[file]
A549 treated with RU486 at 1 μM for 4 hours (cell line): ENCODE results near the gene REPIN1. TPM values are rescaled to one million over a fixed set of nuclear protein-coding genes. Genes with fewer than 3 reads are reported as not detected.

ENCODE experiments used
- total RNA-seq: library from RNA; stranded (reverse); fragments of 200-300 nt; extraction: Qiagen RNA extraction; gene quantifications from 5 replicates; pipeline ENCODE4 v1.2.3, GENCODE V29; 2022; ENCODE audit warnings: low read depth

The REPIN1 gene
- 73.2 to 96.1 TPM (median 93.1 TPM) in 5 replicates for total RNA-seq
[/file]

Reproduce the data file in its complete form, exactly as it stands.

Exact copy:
A549 treated with RU486 at 1 μM for 4 hours (cell line): ENCODE results near the gene REPIN1. TPM values are rescaled to one million over a fixed set of nuclear protein-coding genes. Genes with fewer than 3 reads are reported as not detected.

ENCODE experiments used
- total RNA-seq: library from RNA; stranded (reverse); fragments of 200-300 nt; extraction: Qiagen RNA extraction; gene quantifications from 5 replicates; pipeline ENCODE4 v1.2.3, GENCODE V29; 2022; ENCODE audit warnings: low read depth

The REPIN1 gene
- 73.2 to 96.1 TPM (median 93.1 TPM) in 5 replicates for total RNA-seq